October 7, 2011 / 2:17 PM / in 6 years

Ireland's Gabriel Byrne brainstorms art and economics

DUBLIN (Reuters) - Irish actor Gabriel Byrne sees nothing wrong in harnessing art for Ireland’s greater economic good.

A Dubliner living in New York, Byrne was appointed Ireland’s cultural ambassador in 2009 with a remit to foster greater artistic relations between Ireland and the United States.

The role is a key part of an Irish government strategy to use the country’s cultural heritage to help rebuild its battered economy.

“Culture and commerce have always been uneasy bedfellows. The purpose here today is to see what common ground there is between the world of economics and the world of art,” the 61-year-old told Reuters during a two-day conference in Dublin.

Ireland’s Global Economic Forum is a Davos-style meeting that brings together leading members of Ireland’s diaspora to brainstorm on how to ramp up the country’s fragile recovery after a financial crisis and EU-IMF bailout.

Byrne, with his dark glasses and silk scarf, stands out amongst the other delegates, drawn mainly from the suited-and-booted world of business.

But he believes Ireland’s cultural riches -- its poets, writers, musicians and actors -- are an important calling card for companies seeking a foot in the door overseas.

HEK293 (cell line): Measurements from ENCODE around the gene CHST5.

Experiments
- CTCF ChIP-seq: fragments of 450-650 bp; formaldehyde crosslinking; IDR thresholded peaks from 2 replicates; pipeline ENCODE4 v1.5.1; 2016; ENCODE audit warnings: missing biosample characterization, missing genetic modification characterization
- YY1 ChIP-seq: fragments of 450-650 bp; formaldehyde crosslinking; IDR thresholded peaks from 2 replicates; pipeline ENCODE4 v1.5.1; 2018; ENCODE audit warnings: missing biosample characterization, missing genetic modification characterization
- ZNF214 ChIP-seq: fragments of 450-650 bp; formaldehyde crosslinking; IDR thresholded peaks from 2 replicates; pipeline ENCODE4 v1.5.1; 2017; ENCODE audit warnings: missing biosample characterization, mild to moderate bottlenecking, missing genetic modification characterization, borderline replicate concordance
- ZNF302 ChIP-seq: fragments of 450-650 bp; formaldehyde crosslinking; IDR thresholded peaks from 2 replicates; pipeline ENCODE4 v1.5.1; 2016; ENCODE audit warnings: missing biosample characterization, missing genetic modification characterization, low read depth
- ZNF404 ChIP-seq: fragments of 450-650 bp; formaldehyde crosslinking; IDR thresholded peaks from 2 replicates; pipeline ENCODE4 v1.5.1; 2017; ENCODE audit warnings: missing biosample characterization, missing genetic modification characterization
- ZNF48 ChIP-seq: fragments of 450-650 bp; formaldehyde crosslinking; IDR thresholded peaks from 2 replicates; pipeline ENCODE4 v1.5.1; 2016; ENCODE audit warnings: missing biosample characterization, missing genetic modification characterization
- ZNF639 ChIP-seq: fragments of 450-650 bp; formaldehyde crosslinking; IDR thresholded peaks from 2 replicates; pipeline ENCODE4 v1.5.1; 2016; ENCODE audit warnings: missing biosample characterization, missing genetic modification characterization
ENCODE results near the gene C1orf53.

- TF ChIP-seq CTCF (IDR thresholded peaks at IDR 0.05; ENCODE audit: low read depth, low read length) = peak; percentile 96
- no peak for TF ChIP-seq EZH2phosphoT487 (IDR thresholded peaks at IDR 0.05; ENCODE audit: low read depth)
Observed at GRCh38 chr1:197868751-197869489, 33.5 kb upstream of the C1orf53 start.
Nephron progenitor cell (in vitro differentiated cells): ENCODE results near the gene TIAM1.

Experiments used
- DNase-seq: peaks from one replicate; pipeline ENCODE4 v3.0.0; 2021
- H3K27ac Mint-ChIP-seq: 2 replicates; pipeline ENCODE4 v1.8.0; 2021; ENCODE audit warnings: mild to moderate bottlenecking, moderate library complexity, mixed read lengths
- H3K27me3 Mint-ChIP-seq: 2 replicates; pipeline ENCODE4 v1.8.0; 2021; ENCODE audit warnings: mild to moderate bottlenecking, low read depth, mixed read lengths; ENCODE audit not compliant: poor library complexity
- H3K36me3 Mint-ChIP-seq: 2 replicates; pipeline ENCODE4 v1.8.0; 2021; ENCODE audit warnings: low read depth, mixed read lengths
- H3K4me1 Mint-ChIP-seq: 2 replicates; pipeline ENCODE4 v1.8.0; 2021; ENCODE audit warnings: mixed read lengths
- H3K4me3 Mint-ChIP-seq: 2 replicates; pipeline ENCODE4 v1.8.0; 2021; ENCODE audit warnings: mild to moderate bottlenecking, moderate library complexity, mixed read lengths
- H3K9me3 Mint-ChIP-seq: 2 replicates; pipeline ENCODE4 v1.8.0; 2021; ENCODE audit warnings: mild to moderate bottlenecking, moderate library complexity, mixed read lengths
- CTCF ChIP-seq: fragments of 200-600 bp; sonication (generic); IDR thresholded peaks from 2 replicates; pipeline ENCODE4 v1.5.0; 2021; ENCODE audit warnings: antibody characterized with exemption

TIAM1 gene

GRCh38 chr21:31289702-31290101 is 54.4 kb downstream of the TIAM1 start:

“I think artists lay out the carpet before businessmen, whether businessmen like to admit it or not,” he said, speaking in the courtyard of Dublin Castle.

“You can’t quantify the benefit of culture and art and drama and education in harsh, cold economic terms but in the long term there is no question about it whatsoever.”

“Without Yeats, Synge, O‘Casey, Joyce, Heaney and U2, the profile of Ireland would be much, much poorer without those people.”

Since his appointment, which he combines with his “day job” as an actor, Byrne has curated the first Irish exhibition at the Museum of Modern Art in New York.

While Ireland has become the poster child for austerity since tumbling into crisis in 2008, Byrne is not giving up his creature comforts.

Asked about his first-class flight from New York he replied:

“When Lenin came back from Finland to Moscow he took a first class carriage and when he got off at Moscow station someone said to him, ‘I thought you were a communist, should you not be traveling first class?’ and his answer was ‘There should only be first class.”

Reporting by Carmel Crimmins

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